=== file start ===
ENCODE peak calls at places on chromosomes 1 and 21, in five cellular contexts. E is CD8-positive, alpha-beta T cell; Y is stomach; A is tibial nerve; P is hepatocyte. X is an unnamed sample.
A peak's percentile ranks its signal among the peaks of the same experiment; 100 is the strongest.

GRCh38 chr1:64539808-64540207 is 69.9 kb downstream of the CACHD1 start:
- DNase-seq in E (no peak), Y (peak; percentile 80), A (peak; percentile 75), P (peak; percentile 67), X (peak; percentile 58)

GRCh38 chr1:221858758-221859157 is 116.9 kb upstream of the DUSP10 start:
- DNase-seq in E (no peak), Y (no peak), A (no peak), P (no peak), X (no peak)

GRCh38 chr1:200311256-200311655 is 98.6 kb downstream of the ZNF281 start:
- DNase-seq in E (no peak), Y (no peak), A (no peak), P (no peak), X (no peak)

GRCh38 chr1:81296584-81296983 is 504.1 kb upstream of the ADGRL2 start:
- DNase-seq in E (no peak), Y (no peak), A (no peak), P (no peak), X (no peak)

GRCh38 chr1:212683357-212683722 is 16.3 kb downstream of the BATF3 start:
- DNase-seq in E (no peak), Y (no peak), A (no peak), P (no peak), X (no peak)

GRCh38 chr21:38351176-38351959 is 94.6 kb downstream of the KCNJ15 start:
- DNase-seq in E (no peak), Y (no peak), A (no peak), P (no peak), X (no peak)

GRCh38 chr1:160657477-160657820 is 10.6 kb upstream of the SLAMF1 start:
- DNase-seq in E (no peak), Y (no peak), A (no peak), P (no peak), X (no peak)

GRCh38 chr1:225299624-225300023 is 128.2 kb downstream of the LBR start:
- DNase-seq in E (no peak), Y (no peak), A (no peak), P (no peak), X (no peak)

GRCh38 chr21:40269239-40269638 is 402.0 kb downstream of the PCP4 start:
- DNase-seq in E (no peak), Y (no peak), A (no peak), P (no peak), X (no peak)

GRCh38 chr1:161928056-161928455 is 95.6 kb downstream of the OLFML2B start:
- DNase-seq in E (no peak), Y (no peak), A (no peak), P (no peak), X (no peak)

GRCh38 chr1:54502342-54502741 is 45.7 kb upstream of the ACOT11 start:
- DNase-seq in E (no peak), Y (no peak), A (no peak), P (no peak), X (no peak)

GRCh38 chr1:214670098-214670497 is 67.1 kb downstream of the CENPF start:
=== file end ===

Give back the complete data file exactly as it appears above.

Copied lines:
ENCODE peak calls at places on chromosomes 1 and 21, in five cellular contexts. E is CD8-positive, alpha-beta T cell; Y is stomach; A is tibial nerve; P is hepatocyte. X is an unnamed sample.
A peak's percentile ranks its signal among the peaks of the same experiment; 100 is the strongest.

GRCh38 chr1:64539808-64540207 is 69.9 kb downstream of the CACHD1 start:
- DNase-seq in E (no peak), Y (peak; percentile 80), A (peak; percentile 75), P (peak; percentile 67), X (peak; percentile 58)

GRCh38 chr1:221858758-221859157 is 116.9 kb upstream of the DUSP10 start:
- DNase-seq in E (no peak), Y (no peak), A (no peak), P (no peak), X (no peak)

GRCh38 chr1:200311256-200311655 is 98.6 kb downstream of the ZNF281 start:
- DNase-seq in E (no peak), Y (no peak), A (no peak), P (no peak), X (no peak)

GRCh38 chr1:81296584-81296983 is 504.1 kb upstream of the ADGRL2 start:
- DNase-seq in E (no peak), Y (no peak), A (no peak), P (no peak), X (no peak)

GRCh38 chr1:212683357-212683722 is 16.3 kb downstream of the BATF3 start:
- DNase-seq in E (no peak), Y (no peak), A (no peak), P (no peak), X (no peak)

GRCh38 chr21:38351176-38351959 is 94.6 kb downstream of the KCNJ15 start:
- DNase-seq in E (no peak), Y (no peak), A (no peak), P (no peak), X (no peak)

GRCh38 chr1:160657477-160657820 is 10.6 kb upstream of the SLAMF1 start:
- DNase-seq in E (no peak), Y (no peak), A (no peak), P (no peak), X (no peak)

GRCh38 chr1:225299624-225300023 is 128.2 kb downstream of the LBR start:
- DNase-seq in E (no peak), Y (no peak), A (no peak), P (no peak), X (no peak)

GRCh38 chr21:40269239-40269638 is 402.0 kb downstream of the PCP4 start:
- DNase-seq in E (no peak), Y (no peak), A (no peak), P (no peak), X (no peak)

GRCh38 chr1:161928056-161928455 is 95.6 kb downstream of the OLFML2B start:
- DNase-seq in E (no peak), Y (no peak), A (no peak), P (no peak), X (no peak)

GRCh38 chr1:54502342-54502741 is 45.7 kb upstream of the ACOT11 start:
- DNase-seq in E (no peak), Y (no peak), A (no peak), P (no peak), X (no peak)

GRCh38 chr1:214670098-214670497 is 67.1 kb downstream of the CENPF start: